Conservative Manifesto and fox hunting

Boris Johnson launched the Conservatives’ general election Manifesto over the weekend. The primary focus was on spending plans and Brexit (in line with other political parties), but nine little words have seen significant comment from pro-wildlife campaigners. At the bottom of page 43, ending a brief section titled ‘Stewards of our environment’, was the short and unqualified statement: “We will make no changes to the Hunting Act.” (That’s the statement in full, and the bold highlight is from the manifesto.)


The Hunting Act

Before looking at what that means, a quick recap. The Hunting Act 2004 came into force in 2005 and it banned the hunting of wild mammals (including foxes, hares, deer, and otters) with hounds. It was brought in under Tony Blair’s Labour government and the Conservatives have vowed to repeal it ever since.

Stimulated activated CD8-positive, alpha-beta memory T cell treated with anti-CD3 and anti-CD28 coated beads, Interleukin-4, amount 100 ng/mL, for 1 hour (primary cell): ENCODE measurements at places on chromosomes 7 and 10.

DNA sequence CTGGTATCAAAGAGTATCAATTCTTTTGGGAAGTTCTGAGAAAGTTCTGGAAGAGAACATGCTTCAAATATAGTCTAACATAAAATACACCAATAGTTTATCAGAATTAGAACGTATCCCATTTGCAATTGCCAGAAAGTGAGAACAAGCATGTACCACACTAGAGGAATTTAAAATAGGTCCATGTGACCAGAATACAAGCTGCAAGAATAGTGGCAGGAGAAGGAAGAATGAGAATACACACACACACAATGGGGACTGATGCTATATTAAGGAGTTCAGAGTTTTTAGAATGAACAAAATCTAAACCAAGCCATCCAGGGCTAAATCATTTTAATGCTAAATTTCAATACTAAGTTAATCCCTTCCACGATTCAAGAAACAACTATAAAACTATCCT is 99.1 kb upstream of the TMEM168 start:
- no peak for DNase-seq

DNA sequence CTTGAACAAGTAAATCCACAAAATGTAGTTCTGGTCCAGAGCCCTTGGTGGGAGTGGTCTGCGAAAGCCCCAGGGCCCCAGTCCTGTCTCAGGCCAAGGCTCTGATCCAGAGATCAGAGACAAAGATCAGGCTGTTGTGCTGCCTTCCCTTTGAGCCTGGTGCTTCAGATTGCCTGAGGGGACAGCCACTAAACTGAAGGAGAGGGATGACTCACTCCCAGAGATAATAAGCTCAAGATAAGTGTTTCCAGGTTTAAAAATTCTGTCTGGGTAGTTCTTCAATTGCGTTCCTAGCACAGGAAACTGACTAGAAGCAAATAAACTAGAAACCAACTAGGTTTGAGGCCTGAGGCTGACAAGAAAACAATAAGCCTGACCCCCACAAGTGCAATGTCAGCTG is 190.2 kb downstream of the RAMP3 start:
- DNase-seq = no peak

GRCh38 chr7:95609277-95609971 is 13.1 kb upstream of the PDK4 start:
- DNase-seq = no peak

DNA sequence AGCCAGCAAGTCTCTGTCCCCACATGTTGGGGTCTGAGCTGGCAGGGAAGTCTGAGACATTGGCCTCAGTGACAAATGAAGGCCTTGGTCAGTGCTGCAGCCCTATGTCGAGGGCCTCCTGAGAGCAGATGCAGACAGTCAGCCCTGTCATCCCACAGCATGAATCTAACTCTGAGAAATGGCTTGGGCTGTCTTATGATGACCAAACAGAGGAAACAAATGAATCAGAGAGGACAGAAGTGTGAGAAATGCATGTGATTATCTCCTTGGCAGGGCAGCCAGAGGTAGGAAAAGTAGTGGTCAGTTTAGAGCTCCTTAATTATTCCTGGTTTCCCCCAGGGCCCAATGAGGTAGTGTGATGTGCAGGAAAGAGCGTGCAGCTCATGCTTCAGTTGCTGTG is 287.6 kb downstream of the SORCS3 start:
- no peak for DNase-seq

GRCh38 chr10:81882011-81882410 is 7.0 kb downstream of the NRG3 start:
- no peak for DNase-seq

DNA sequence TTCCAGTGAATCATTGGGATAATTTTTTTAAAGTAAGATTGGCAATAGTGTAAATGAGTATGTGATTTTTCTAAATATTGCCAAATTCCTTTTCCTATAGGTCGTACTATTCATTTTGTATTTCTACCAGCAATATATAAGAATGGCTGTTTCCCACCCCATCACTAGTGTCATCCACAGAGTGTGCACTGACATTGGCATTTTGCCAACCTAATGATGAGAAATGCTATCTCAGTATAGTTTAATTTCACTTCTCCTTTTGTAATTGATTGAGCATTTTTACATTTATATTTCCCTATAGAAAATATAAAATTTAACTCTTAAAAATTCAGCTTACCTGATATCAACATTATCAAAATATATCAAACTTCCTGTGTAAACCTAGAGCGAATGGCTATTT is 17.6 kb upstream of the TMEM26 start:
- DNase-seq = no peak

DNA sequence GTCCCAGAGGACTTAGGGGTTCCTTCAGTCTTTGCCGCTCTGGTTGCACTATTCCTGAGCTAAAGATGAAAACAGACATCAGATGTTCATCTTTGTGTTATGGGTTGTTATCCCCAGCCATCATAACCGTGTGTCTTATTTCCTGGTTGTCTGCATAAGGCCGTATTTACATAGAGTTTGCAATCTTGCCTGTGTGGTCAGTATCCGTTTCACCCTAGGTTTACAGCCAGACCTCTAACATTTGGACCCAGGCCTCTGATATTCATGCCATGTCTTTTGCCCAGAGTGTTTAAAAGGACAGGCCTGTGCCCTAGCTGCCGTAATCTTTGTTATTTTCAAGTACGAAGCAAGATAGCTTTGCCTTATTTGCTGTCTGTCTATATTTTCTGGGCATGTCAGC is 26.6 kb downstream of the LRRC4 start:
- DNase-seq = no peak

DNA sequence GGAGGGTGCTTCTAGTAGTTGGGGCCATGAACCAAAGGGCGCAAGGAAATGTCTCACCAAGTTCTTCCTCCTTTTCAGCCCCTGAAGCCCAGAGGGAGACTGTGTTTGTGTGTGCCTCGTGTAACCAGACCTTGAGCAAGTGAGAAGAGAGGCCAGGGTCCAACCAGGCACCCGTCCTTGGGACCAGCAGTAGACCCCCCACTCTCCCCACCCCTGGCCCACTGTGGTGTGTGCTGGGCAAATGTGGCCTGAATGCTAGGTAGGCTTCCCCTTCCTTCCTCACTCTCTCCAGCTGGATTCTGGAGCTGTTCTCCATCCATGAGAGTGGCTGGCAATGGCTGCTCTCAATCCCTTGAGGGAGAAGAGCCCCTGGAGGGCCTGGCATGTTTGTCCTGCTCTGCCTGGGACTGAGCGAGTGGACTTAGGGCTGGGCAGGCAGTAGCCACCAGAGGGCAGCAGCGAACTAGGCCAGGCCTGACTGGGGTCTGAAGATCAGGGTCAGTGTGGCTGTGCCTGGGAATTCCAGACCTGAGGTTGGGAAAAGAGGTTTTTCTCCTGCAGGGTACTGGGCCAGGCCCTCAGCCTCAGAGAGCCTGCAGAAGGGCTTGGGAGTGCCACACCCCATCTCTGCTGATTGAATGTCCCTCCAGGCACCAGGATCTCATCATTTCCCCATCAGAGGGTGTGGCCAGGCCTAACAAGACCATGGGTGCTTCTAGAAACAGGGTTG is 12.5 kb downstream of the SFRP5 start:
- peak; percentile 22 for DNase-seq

In fact every Conservative manifesto since 2005 has pledged a free vote on overturning the hunting ban. But Theresa May’s calamitous showing at the polls in 2017 was partly blamed on her support for fox hunting. Then leadership candidate Jeremy Hunt was pilloried for speaking out in favour of foxhunting earlier this year.

Hunting, as many organisations and some Tory supporters have pointed out, is a ‘toxic issue’. It is hugely unpopular with voters. Despite the efforts of pro-hunt lobbyists it’s not something any political party will go near. While some manifestos ignore the issue completely, not a single party manifesto comes down in favour of it.


How has this move been reported

If the Hunting Act is not something any political party will go near, is this reflected in the way the ‘No changes’ pledge has been reported though? Not exactly. One widely-quoted comment comes from the Daily Telegraph, the right-leaning newspaper.

It’s Chief Political Correspondent wrote the following:

The Conservative Party completed a break with its historic support base in the countryside by dropping its longstanding [pledge] to give MPs a chance to repeal the fox hunting ban.